Prior infection with dengue or West Nile virus can enhance the effects of Zika infection, a new study using human samples tested in mice finds. The results highlight a major challenge that scientists face in designing vaccines against this group of viruses.
Sometimes, exposure to one virus results in more extreme disease upon exposure to related viruses; this phenomenon is called antibody-dependent enhancement.
Zika virus is spreading rapidly into regions around the world where other flaviviruses, such as dengue and West Nile virus, have already infected many people. Scientists know that antibodies to flaviviruses are cross-reactive in principle, but here, Susana V. Bardina et al. found they are cross-reactive and disease-enhancing in whole organisms.
They transferred human antibodies from 141 dengue infected individuals and 146 West Nile infected individuals into mice bred to be flavivirus-susceptible, and subsequently exposed to Zika virus.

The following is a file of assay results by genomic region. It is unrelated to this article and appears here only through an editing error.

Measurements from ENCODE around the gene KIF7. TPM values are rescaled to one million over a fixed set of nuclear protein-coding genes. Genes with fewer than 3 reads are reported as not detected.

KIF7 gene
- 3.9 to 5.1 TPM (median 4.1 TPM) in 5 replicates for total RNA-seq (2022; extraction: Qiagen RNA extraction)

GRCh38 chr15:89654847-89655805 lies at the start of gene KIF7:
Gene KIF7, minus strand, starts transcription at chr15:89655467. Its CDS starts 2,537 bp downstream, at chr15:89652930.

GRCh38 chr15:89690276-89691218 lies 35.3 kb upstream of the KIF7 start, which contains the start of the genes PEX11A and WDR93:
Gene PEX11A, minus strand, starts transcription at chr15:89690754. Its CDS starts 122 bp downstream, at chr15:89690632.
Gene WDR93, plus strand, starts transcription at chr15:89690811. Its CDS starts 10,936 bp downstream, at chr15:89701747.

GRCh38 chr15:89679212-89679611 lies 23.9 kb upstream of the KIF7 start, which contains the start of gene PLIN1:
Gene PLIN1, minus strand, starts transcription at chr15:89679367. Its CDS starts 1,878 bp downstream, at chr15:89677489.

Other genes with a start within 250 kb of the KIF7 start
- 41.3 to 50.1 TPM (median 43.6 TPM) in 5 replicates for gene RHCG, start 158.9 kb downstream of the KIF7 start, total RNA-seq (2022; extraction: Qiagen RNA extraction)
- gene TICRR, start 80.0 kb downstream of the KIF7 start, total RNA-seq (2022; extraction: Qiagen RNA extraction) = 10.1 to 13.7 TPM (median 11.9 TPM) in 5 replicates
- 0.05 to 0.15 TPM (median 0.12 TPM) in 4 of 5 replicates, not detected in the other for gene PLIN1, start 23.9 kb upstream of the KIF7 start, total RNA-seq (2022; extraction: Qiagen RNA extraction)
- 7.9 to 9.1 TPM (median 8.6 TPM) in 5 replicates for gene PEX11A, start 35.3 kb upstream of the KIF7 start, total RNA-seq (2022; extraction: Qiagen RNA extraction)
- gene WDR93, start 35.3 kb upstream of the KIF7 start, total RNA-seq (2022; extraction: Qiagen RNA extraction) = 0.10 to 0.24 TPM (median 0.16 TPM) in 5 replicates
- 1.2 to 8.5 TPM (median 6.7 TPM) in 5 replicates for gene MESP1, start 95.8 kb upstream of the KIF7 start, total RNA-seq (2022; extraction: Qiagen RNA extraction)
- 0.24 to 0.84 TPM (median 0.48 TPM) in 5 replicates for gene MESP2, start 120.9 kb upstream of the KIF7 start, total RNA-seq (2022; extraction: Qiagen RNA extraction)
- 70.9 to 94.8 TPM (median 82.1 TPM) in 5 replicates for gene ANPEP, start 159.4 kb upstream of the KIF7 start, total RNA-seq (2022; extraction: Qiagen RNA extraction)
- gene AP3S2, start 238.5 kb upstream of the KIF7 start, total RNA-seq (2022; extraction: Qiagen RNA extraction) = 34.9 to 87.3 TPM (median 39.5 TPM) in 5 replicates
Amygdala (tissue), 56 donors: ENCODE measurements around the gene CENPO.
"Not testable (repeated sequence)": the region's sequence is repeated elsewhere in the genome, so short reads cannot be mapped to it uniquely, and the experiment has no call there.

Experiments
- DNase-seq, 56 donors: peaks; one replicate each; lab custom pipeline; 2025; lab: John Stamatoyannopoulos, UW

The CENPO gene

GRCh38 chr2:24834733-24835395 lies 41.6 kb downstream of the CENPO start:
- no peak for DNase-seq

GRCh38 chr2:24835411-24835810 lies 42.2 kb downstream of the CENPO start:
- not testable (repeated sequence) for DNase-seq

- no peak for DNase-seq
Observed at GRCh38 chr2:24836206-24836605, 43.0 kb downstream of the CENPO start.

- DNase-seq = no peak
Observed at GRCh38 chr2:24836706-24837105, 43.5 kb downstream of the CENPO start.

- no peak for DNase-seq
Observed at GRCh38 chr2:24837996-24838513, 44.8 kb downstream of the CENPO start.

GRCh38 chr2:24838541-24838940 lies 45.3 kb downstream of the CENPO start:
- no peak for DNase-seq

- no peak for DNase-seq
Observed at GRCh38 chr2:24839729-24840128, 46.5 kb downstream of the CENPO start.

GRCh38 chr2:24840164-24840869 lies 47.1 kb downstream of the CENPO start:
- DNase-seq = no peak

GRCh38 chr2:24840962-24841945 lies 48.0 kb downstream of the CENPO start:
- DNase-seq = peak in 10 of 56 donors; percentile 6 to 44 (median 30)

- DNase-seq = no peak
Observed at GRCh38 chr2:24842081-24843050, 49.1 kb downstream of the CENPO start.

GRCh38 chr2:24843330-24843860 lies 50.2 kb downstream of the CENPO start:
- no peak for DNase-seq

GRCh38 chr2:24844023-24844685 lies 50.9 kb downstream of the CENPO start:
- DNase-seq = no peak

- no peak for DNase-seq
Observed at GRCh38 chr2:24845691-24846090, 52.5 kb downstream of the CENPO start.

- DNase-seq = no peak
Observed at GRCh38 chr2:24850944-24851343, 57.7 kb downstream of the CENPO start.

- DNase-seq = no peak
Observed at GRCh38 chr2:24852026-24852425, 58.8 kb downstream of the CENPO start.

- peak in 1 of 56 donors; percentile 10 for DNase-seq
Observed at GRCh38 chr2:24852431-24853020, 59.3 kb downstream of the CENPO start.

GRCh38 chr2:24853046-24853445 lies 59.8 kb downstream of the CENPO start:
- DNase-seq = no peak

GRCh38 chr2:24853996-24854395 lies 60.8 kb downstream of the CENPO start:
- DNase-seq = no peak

Mice not given the human antibodies largely survived Zika infection -- but strikingly, only 21% of mice given small amounts of the dengue-positive antibodies survived.
The survival of mice given the West Nile antibodies was also somewhat reduced. Zika virus was detected in the spinal cord and testes of all groups of mice. However, high doses of dengue-positive antibodies contained enough neutralizing antibody to protect against Zika infection; it was the low doses of antibodies that correlated with disease, the authors found.
A third flavivirus that is similar to Zika virus is Yellow Fever virus, for which a vaccine exists. In a small group of three monkeys given a Yellow Fever vaccine, the authors found only negligible cross-reactivity with Zika virus.
Materials provided by American Association for the Advancement of Science. Note: Content may be edited for style and length.
Cite This Page: